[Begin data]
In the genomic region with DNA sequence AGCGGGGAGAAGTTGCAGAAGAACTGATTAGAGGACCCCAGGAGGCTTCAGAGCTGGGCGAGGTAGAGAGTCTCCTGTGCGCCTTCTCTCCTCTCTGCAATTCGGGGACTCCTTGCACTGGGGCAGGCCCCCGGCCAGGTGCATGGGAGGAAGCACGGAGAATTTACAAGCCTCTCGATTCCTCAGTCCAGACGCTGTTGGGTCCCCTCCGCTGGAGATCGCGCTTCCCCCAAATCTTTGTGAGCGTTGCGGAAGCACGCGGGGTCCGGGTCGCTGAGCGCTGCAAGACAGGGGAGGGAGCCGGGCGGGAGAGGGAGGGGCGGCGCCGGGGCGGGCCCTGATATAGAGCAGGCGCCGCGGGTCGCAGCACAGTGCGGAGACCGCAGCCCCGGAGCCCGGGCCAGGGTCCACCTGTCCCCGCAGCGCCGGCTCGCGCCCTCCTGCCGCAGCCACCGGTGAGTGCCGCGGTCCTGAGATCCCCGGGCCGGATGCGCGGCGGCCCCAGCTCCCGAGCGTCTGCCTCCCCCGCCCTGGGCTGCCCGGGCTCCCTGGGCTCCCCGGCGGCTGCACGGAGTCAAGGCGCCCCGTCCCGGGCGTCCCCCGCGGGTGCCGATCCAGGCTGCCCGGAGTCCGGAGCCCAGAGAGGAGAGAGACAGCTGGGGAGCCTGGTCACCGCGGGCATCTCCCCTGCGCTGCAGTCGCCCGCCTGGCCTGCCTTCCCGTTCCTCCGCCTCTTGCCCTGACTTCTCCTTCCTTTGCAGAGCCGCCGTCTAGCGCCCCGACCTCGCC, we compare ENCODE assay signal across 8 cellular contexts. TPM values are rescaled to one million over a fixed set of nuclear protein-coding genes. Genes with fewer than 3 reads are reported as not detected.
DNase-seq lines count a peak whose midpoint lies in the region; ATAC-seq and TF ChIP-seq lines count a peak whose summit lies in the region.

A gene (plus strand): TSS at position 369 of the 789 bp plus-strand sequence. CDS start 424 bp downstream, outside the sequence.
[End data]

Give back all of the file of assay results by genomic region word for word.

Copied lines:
In the genomic region with DNA sequence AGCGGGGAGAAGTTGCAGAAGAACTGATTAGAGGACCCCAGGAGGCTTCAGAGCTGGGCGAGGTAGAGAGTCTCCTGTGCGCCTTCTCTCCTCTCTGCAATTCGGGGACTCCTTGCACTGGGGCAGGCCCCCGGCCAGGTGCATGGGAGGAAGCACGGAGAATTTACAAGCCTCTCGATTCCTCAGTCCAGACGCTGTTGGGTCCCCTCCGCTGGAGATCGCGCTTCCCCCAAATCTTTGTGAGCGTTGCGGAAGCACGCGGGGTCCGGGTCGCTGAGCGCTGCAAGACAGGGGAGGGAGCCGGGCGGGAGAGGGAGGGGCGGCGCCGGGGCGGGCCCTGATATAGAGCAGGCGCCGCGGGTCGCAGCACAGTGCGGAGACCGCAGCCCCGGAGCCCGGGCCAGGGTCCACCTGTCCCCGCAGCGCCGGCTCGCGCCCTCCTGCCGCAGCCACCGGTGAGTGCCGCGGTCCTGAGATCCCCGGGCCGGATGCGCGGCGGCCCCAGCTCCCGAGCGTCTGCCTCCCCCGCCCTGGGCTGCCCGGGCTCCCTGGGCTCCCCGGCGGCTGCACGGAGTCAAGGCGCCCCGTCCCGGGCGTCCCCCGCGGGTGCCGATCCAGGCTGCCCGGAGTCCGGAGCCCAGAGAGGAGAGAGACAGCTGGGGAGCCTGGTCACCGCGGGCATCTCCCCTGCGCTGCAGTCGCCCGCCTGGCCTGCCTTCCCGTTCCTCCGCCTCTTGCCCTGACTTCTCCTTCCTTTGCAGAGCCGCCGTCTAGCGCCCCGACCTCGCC, we compare ENCODE assay signal across 8 cellular contexts. TPM values are rescaled to one million over a fixed set of nuclear protein-coding genes. Genes with fewer than 3 reads are reported as not detected.
DNase-seq lines count a peak whose midpoint lies in the region; ATAC-seq and TF ChIP-seq lines count a peak whose summit lies in the region.

A gene (plus strand): TSS at position 369 of the 789 bp plus-strand sequence. CDS start 424 bp downstream, outside the sequence.